National Football League
Lockout hurts 2nd-year players' progress
National Football League

Lockout hurts 2nd-year players' progress

Published May. 24, 2011 1:00 a.m. ET

A great deal has been written about the potential vulnerability of this year’s rookie class should the legal circus that is the collective bargaining process between the owners and players continue through what would normally be training camp.

There is no question that the contributions of this group of players will be dramatically affected as the process gets drawn out.

However, there is another subgroup that no one is talking about that may have an even greater impact on the season — the substantial group of players entering their second year in the league.

The transition from rookie organized team activities through training camp and into the season is well documented with varying degrees of success. The contributions of many rookies are easily quantified. But by and large, it is this crop of rookie players’ growth in their first legitimate offseason that leads to major roles on their respective teams in Year 2.


I recently spoke with San Diego Chargers coach Norv Turner and he commented on how he most regrets the loss of an offseason interaction with players like running back Ryan Mathews and inside linebacker Kion Wilson, both listed as starters.

“Most players will make the biggest jump, with regards to become a real professional, in the transition from their first to second year. “ Turner said. “Going into their rookie year they are just in a constant fog.

“But now that they have the routine down, and know what is expected, you see huge jumps in their comprehension and performance coming into their second year. Missing that offseason interaction with their coaches and teammates is costly.”

The Chargers moved up in last year’s draft to get Mathews with the 12th overall pick out of Fresno State, but he was hurt for most of the season. Wilson was an undrafted free agent who was waived, re-signed, then put on IR. Both these players desperately need this offseason to take the next step.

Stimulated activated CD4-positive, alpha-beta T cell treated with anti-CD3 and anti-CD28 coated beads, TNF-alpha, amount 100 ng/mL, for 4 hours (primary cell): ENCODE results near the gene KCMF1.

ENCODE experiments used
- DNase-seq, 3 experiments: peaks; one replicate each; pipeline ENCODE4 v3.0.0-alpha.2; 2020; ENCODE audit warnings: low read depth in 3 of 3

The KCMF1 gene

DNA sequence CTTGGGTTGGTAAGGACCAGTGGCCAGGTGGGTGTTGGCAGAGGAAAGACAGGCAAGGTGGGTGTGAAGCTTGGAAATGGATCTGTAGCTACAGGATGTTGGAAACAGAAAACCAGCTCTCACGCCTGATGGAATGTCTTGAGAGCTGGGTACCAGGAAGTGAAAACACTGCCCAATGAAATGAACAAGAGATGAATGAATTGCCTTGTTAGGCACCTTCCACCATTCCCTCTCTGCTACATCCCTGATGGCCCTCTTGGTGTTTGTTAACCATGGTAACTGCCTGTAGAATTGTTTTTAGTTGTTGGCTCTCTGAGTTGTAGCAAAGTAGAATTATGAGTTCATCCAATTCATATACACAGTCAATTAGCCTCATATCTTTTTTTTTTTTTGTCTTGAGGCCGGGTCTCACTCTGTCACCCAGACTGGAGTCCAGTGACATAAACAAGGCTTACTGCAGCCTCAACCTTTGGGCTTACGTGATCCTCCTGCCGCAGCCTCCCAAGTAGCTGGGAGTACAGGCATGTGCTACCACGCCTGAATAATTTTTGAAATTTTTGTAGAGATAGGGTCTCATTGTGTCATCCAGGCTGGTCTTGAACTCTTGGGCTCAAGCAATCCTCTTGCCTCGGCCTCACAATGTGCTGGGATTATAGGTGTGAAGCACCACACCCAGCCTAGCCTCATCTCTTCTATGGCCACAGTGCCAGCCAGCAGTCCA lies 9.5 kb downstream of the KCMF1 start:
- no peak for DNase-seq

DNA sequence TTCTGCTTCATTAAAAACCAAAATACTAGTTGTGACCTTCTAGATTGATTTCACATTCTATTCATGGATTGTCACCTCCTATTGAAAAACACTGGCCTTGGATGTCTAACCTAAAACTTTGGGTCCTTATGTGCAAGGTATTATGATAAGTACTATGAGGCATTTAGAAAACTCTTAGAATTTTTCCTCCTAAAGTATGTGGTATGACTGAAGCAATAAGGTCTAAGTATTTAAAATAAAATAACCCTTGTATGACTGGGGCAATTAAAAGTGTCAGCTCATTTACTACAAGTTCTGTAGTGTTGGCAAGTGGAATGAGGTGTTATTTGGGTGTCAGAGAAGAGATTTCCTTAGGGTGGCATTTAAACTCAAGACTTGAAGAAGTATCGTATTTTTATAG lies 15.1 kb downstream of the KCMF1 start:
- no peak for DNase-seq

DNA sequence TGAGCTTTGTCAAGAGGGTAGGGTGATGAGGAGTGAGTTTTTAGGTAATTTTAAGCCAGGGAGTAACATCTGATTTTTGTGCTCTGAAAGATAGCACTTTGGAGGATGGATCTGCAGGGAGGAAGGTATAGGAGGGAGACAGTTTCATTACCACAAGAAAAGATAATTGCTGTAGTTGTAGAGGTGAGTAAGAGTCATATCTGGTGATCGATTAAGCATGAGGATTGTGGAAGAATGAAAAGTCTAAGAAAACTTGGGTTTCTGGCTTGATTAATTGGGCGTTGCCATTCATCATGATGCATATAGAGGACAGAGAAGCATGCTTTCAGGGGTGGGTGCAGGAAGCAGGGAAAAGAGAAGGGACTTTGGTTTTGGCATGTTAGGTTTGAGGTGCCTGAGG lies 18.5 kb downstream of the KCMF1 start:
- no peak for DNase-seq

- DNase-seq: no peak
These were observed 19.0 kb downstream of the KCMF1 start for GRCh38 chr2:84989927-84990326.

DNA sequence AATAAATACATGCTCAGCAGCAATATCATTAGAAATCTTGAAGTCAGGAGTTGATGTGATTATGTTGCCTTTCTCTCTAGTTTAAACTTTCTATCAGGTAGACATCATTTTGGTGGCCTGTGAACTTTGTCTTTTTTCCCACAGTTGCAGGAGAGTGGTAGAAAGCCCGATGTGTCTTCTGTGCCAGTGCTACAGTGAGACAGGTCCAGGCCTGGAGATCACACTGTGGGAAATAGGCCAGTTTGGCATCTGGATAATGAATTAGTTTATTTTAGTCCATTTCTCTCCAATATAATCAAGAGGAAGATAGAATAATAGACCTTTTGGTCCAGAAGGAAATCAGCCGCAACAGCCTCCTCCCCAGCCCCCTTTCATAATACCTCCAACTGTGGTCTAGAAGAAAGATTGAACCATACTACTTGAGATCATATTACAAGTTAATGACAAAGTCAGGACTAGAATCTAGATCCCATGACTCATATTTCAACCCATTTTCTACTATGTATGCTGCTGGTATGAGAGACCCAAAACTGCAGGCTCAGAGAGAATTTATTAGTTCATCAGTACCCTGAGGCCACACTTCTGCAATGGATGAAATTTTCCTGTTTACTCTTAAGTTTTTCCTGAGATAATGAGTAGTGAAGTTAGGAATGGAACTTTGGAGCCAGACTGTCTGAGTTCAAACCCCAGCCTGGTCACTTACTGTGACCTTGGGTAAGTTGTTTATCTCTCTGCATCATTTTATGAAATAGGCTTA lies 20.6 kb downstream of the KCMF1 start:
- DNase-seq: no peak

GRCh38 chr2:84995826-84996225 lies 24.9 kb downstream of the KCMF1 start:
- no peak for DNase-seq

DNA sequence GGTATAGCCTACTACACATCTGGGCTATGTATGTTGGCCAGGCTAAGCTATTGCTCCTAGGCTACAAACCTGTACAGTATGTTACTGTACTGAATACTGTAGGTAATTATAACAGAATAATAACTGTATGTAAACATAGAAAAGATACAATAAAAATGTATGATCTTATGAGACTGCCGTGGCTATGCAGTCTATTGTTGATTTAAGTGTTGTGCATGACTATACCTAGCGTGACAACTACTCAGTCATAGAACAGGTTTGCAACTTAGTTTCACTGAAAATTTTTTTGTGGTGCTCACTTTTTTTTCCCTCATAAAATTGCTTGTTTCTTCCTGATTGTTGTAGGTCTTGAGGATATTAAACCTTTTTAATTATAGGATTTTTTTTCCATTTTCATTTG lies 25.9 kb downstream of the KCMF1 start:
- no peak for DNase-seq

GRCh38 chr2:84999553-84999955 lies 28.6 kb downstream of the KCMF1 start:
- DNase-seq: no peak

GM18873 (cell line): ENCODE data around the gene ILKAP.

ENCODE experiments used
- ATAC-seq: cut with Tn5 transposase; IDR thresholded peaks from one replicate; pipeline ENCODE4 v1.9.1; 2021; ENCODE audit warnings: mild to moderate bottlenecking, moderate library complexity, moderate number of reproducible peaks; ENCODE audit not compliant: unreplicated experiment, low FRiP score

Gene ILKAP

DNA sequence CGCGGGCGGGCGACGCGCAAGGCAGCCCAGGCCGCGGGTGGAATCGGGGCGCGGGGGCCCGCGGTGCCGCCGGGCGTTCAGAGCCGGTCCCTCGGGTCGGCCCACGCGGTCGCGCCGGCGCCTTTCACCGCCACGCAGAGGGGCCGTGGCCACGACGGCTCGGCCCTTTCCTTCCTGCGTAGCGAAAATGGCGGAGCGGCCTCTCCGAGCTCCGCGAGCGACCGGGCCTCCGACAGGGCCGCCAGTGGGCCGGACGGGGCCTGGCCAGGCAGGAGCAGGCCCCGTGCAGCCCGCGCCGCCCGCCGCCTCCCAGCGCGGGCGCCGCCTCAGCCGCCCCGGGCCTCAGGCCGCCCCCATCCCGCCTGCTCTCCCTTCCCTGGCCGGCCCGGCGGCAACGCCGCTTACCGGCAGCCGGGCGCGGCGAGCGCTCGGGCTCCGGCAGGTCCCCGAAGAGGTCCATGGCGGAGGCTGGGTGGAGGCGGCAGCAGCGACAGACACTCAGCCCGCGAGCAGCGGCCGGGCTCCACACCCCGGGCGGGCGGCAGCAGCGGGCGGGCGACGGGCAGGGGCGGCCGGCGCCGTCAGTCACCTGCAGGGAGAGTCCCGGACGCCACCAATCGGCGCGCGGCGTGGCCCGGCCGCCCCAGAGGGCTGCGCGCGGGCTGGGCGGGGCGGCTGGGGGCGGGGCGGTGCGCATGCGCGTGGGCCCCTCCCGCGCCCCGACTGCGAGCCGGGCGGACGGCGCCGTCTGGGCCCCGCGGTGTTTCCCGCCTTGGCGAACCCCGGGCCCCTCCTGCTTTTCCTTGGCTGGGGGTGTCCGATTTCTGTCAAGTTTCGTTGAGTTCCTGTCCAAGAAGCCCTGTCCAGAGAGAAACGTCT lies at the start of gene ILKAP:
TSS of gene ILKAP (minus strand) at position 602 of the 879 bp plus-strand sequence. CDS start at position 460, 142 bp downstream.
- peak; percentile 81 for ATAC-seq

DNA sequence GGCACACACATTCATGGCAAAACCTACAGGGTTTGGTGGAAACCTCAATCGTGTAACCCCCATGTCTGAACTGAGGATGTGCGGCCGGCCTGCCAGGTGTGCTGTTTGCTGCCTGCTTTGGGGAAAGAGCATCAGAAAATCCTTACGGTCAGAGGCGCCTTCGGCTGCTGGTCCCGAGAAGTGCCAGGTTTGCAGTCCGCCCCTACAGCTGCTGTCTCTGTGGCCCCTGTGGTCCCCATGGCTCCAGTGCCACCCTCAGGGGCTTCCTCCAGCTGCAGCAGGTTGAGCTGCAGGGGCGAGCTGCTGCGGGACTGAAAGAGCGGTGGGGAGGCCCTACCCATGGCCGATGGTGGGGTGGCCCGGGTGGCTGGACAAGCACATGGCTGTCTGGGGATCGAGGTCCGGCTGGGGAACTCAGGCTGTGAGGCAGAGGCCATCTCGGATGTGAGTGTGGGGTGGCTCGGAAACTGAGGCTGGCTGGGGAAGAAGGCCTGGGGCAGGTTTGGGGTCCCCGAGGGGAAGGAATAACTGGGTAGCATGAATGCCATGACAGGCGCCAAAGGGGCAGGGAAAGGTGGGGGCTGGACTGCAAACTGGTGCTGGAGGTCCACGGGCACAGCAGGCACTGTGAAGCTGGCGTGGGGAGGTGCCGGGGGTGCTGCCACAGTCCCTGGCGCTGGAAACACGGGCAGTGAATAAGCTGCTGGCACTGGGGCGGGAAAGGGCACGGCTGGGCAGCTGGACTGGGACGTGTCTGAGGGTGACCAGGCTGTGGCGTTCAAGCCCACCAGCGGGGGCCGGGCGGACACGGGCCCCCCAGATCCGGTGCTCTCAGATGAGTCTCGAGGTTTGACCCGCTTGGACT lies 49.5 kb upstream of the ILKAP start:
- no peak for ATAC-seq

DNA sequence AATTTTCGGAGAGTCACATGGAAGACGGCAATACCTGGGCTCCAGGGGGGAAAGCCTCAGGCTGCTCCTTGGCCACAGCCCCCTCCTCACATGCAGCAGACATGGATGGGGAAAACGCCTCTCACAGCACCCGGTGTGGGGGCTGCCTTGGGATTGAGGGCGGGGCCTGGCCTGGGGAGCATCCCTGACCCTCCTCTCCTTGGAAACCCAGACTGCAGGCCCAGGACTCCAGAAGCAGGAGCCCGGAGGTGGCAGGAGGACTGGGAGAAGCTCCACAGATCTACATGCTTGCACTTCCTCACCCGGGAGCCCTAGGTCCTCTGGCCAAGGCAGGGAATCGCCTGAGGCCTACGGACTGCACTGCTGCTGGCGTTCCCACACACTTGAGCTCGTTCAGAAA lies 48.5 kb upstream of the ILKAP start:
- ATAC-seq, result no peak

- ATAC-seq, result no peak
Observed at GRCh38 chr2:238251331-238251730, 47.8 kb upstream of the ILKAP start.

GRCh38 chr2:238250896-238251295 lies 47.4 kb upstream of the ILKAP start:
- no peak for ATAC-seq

In Atlanta, if the Falcons are going to move forward in the playoffs this year, the defense must improve — more specifically second-year linebacker Sean Weatherspoon. The former Missouri Tiger had a solid first year, but has a real chance to take control of this defense in the way you want your middle linebacker to do, but it must come with a big jump in comprehension going into the second year.

If the Packers are going to repeat as Super Bowl champs, they will need second-year starters offensive tackle Bryan Bulaga and strong safety Morgan Burnett to make that same transition into true veteran status in their second year.

How important to the New York Jets is the development of second-year offensive lineman Vladimir Ducasse or to the New England Patriots with the development of their talented group: tight ends Rob Gronkowski and Aaron Hernandez, cornerback Devin McCourty or linebackers Brandon Spikes and Jermaine Cunningham?

If Tampa Bay is going to take that next big step and be as good as many think they will be, wide receivers Mike Williams and Arrelious Benn coupled with defensive lineman Gerald McCoy and Brian Price must have substantial increases in productivity in their second years.

The list goes on and on, and virtually every team is going to count on some key contribution from an important second-year player.


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